A momentous trilateral meeting took place in Istanbul on May 9th that brought together Syrian President Bashar al-Assad, Turkish Prime Minister Recep Tayyip Erdogan, and the Emir of Qatar Sheikh Hamad bin Khalifa Al-Thani. Syria's detractors in the US were conspicuously silent regarding this trilateral meeting while going to great pains dissecting the significance and implications of the one held several months ago between Presidents Assad and Ahmadinejad, alongside Hezbollah's Secretary General. The reason for this silence is simple. It lies in the fact that although some attempt to naively, or maybe maliciously, simplify Syria's political stances as one dimensional, Syria's regional role is far more nuanced. One cannot fully comprehend Syria's political vision without assessing these two meetings side-by-side. They are a clear indication that while in the absence of peace Syria unequivocally supports resistance, peace remains its strategic choice.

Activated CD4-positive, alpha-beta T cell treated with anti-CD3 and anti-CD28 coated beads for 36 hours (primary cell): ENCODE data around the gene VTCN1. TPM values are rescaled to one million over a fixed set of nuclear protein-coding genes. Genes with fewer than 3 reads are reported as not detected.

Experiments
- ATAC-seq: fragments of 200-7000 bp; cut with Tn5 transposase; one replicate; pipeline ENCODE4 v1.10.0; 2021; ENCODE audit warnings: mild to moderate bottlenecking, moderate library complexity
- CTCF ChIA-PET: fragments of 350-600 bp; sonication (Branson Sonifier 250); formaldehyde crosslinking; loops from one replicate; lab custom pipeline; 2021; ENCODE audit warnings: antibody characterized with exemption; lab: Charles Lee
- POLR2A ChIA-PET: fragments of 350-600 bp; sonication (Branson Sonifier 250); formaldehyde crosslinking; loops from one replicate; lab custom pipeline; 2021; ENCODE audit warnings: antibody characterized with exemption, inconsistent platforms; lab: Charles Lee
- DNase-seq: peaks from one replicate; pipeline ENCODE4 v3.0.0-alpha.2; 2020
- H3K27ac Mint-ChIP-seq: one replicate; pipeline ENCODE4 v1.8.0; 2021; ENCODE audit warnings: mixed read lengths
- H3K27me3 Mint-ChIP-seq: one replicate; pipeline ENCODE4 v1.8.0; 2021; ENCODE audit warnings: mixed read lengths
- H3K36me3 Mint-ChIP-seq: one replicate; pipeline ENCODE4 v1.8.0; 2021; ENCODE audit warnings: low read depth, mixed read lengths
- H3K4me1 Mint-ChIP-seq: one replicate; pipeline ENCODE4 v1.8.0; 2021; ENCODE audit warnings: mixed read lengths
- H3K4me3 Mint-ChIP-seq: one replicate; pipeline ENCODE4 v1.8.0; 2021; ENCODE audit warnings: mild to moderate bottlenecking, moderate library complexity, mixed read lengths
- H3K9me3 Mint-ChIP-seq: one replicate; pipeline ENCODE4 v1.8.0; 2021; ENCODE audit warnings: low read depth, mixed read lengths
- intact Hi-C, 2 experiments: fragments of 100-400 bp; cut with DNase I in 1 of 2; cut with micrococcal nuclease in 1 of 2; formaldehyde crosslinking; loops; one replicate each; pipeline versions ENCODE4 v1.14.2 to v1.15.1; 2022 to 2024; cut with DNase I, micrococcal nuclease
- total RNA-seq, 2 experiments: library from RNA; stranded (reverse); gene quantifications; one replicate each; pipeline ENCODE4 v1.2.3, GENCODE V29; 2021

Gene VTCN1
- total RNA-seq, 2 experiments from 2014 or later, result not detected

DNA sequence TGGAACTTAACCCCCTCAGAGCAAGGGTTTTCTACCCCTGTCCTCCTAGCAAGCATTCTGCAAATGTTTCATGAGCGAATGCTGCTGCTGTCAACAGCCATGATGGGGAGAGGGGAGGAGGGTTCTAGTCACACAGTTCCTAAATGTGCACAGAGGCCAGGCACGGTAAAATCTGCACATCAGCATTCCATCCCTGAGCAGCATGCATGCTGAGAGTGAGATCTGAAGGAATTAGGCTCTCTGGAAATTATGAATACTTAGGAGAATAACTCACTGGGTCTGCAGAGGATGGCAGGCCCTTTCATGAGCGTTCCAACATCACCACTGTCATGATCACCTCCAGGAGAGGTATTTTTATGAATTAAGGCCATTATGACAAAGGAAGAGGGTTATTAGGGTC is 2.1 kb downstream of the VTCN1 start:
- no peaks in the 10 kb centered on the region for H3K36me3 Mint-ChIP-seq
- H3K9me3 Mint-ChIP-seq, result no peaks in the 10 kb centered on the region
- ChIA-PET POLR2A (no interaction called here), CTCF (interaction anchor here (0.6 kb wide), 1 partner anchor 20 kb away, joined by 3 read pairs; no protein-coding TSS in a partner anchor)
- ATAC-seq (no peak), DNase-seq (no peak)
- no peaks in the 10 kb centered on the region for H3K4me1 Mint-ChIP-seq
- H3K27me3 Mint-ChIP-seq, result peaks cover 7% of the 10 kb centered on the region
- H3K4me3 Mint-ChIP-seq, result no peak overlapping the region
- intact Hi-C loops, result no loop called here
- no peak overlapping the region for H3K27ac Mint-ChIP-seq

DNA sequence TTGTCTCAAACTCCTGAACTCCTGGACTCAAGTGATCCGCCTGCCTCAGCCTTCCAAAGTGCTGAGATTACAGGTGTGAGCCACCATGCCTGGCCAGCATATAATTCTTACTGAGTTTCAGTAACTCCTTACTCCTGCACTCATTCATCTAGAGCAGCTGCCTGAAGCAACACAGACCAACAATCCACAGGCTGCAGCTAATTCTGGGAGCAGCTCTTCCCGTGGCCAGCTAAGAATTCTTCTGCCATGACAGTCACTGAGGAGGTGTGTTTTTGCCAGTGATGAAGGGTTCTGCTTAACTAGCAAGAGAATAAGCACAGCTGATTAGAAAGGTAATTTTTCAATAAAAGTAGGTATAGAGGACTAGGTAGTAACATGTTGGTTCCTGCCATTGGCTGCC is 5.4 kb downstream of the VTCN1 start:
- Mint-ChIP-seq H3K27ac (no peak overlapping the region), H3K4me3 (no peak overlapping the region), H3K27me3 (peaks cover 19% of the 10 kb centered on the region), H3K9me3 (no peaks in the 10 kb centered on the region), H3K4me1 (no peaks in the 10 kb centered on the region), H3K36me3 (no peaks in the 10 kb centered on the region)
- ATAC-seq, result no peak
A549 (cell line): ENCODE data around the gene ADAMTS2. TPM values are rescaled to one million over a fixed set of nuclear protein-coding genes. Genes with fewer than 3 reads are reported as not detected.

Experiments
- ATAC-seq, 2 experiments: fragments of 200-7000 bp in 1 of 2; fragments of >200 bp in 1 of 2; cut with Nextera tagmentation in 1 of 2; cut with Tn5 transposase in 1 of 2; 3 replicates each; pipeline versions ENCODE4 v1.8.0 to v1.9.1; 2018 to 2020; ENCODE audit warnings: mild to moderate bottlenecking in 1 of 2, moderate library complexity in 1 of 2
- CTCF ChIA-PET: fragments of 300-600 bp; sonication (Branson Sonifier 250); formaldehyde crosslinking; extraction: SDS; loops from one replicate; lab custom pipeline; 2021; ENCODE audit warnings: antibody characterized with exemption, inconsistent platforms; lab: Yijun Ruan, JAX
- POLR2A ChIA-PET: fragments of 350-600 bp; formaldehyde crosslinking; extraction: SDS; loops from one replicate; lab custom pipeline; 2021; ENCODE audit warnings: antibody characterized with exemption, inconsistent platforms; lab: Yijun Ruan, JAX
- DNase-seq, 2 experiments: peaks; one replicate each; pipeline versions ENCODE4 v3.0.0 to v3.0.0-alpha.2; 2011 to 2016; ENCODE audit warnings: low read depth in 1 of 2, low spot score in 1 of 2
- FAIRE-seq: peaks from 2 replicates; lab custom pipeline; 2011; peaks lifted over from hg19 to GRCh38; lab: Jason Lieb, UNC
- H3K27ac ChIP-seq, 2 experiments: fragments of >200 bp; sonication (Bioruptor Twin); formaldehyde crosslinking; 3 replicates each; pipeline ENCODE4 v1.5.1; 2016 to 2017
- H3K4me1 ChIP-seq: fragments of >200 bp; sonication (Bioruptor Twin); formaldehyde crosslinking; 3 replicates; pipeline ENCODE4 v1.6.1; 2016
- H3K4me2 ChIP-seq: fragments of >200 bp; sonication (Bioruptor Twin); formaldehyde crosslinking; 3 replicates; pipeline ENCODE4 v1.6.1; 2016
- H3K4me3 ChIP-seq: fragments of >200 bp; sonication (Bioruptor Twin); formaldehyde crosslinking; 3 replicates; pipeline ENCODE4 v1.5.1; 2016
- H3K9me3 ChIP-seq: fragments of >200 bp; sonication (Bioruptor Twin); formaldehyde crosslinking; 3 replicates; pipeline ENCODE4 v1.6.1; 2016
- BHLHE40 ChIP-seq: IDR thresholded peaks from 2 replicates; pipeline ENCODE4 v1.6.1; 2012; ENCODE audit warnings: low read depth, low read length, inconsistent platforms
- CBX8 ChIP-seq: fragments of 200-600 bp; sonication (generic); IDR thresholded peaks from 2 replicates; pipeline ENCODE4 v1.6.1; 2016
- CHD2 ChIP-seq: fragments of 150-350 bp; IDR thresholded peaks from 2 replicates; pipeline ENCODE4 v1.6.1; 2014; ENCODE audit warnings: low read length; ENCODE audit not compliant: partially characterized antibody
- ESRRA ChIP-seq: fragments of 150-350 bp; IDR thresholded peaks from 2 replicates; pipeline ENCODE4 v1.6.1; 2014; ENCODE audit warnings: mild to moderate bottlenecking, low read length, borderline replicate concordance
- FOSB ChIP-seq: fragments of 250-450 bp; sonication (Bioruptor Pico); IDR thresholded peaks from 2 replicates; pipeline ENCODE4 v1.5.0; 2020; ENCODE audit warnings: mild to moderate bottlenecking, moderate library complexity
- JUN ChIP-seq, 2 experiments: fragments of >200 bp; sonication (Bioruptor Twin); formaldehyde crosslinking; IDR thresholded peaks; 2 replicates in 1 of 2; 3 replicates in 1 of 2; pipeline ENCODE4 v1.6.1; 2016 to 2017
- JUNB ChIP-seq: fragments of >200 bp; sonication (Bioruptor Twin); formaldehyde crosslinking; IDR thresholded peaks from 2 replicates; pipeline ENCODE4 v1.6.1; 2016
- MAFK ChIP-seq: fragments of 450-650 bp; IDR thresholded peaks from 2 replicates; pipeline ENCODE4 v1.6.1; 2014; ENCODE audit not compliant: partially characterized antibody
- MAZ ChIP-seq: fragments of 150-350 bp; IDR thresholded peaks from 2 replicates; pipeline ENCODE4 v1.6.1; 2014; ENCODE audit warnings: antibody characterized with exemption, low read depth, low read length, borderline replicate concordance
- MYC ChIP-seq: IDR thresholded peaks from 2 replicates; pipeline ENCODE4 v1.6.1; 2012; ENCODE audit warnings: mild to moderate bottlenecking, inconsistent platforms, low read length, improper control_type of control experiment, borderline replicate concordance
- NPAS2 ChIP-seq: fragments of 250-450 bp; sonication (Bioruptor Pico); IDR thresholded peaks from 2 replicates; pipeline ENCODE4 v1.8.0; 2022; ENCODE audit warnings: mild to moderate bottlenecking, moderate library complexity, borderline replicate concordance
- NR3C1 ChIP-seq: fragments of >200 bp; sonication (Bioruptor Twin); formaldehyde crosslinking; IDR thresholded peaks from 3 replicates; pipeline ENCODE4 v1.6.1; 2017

During this meeting in Istanbul, the three sides discussed several important issues. The underlying theme was a vision for peace, stability, and security in the region. Among several topics, they agreed that Iraq's sovereignty must be maintained, and that its future government should espouse a unified Iraq. The three leaders also discussed Gaza and the ongoing, brutal Israeli blockade, as well as the failure of the international community to meet its responsibilities and pledges to the besieged people of Gaza.
However, the most significant outcome of this meeting was Syria reaffirming its commitment to renewing indirect peace talks with Israel, while Turkey reaffirmed its own role as mediator.
Indirect peace talks between Syria and Israel took place under Turkish auspices throughout 2008 and included several rounds. These rounds succeeded in drawing up around 90% of a future peace agreement. However, as the decisive moment approached, instead of returning to Ankara for a historic moment of peace, Israel's then-prime minister launched a vicious offensive on Gaza killing more than 1,400 people. The current Turkish foreign minister, who at the time was lead negotiator between both parties, recently described this incident at a public talk in Washington as a "personal insult" to Turkey.
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